The I-CHANGE project combines tasks from many fields that do not necessarily interact easily with each other. Knowledge from climate science (physics, biology, meteorology) is combined with information science (data engineering, communications) and need to be synthesized in practice (deliberative processes) and dialogue with stakeholders and citizens in the Living Labs. This is an immensely difficult task and Living Lab partners are forced to delve into fields of research they are not completely familiar with.
The first nine months of I-CHANGE have reflected this variety of knowledge being combined in several deliverables, aimed at the Living Lab partners, who are expected to take the knowledge in and use it to form their lab. Thus, the workload for each Living Lab partner has been substantial in trying to read, understand and act on all guidelines and requests and the expectations to the Living Lab partners are extremely high. Understanding the content is not enough; Living Lab partners are expected to convert the synthesized knowledge into action in their respective Living Labs. The other I-CHANGE partners must and have taken the role as supporters and assist where needed, but in order to do this the Living Lab partners still have to understand the requests and reflect and understand where they need help. This set-up phase is just a starting point, and the Living Labs will be able to keep working on engagement throughout the project.
The eagerness in I-CHANGE to start the research and get results is a great potential and have led to a number of pilots of testing sensors in this Living Lab set-up phase. This requires time to set up and has provoked decisions concerning technical set-ups and engagement of both stakeholders and citizens. As these decisions are now being tested it is very important that the piloting Living Labs evaluate with their participants in order to open up for adjustments and new perspectives. Actions like including stakeholders and citizens in these first learnings are vital in turning risks into potentials.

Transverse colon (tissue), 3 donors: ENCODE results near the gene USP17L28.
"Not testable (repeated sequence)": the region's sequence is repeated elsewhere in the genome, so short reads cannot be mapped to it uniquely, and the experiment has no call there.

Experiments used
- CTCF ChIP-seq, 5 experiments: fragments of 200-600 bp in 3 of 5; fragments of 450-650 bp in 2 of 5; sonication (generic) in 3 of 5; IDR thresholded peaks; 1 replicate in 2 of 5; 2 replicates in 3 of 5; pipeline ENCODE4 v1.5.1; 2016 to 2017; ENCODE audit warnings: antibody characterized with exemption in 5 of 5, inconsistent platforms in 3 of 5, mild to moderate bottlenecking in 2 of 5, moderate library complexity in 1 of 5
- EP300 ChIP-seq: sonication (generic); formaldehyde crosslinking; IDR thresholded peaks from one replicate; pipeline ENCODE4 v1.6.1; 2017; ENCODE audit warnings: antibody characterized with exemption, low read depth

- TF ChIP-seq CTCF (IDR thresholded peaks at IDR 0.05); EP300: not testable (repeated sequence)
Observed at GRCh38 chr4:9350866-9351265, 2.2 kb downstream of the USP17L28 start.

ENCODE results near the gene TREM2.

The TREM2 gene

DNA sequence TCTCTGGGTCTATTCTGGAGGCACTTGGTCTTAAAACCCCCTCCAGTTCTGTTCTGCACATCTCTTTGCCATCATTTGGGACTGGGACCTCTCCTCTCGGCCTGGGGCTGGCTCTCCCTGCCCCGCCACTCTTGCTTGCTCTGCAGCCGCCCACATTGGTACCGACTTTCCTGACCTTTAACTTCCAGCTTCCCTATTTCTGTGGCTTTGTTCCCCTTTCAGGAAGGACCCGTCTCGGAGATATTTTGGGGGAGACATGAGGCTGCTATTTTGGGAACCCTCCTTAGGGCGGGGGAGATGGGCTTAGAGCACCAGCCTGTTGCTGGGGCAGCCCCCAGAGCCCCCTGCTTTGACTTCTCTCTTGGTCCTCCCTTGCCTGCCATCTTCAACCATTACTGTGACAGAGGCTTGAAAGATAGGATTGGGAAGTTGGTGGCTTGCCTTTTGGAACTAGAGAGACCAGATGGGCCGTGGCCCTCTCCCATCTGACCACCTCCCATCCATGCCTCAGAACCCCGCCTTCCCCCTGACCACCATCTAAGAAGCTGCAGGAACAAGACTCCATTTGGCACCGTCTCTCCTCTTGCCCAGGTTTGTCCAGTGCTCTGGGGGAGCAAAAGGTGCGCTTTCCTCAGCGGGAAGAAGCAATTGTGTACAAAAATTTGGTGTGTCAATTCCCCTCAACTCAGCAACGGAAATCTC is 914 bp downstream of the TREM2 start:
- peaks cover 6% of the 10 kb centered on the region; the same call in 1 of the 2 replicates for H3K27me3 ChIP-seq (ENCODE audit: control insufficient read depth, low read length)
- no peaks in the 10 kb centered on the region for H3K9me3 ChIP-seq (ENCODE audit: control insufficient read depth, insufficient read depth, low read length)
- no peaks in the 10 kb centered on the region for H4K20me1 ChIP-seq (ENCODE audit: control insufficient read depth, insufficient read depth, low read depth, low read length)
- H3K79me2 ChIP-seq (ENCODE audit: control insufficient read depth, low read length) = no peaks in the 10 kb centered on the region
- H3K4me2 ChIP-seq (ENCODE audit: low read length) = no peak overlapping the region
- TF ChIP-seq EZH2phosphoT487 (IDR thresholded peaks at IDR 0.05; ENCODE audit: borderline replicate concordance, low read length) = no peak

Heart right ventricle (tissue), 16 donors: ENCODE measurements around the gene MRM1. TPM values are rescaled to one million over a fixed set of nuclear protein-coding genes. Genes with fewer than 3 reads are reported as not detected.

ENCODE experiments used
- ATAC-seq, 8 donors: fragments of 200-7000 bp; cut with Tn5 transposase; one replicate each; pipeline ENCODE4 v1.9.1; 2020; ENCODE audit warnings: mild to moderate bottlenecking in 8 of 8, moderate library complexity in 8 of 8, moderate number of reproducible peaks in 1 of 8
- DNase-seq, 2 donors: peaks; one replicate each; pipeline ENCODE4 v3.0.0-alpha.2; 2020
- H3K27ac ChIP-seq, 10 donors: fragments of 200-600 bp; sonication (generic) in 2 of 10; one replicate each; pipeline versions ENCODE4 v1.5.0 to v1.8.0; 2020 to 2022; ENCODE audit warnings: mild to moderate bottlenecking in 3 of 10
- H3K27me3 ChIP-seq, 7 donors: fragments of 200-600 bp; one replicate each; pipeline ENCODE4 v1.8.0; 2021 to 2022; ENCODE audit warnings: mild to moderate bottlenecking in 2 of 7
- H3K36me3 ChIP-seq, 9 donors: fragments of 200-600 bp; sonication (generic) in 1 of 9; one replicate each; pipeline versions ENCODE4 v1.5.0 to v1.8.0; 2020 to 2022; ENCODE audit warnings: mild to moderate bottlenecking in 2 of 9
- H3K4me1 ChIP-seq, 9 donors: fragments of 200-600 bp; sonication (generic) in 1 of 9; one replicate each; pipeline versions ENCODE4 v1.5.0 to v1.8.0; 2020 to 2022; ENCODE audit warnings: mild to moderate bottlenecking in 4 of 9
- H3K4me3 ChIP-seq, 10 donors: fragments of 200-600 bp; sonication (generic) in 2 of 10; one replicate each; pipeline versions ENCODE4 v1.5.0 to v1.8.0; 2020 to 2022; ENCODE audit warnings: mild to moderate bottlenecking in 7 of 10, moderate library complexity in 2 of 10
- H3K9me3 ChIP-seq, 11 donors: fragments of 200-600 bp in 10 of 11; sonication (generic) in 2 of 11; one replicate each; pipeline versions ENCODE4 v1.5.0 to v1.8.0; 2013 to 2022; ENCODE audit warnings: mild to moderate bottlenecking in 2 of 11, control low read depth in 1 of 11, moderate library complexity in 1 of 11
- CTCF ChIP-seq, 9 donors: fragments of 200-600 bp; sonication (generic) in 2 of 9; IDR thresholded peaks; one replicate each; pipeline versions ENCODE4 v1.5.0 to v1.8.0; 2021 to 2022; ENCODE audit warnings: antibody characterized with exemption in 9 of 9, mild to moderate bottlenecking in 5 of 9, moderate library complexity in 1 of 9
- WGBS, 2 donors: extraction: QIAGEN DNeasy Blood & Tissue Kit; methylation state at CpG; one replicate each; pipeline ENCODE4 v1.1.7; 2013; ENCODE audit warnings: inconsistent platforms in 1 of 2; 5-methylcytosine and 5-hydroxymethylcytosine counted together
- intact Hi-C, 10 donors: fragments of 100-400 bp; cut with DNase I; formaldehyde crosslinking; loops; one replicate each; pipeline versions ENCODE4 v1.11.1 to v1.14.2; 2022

The Living Labs have expectedly not yet facilitated a lot of activities, since the Living Labs are not officially starting before December 2022. But in general, the Living Labs have had several online or physical meetings with stakeholders and all Living Labs have had one stakeholder workshop. In the planning of this workshop, the DBT have provided our guidance and support.
In I-CHANGE very experienced researchers are used to presenting their agendas and findings. In I-CHANGE we are specifically focusing on involving stakeholders and citizens both to widen up the perspective in order to work on getting more robust solutions and methods and not least increase the motivation of both stakeholders and citizens to hold their engagement making the Living Labs long-term sustainable. Another great potential of the Living Lab partners is to continuously work with opening up the activities, to strategically outline possibilities to establish participant responsibility and mandate. All activities should keep the presenting at as low a level as possible and focus more on the interaction and dialogue.
One last example of a risk that we will grow into a potential is the communication. The Living Lab partners are generally really good at getting airtime. Very experienced professors have already had several interviews, lectures and academic performances. The project partners are effectively using platforms like LinkedIn and Twitter. From now on it will be important to tell the I-CHANGE story to ordinary people in the local communities in language and terms they can relate to. This should be done continuously and in co-creation will local stakeholders and citizen.
By Niels-Kristian Tjelle Holm and Stine Skot, Danish Board of Technology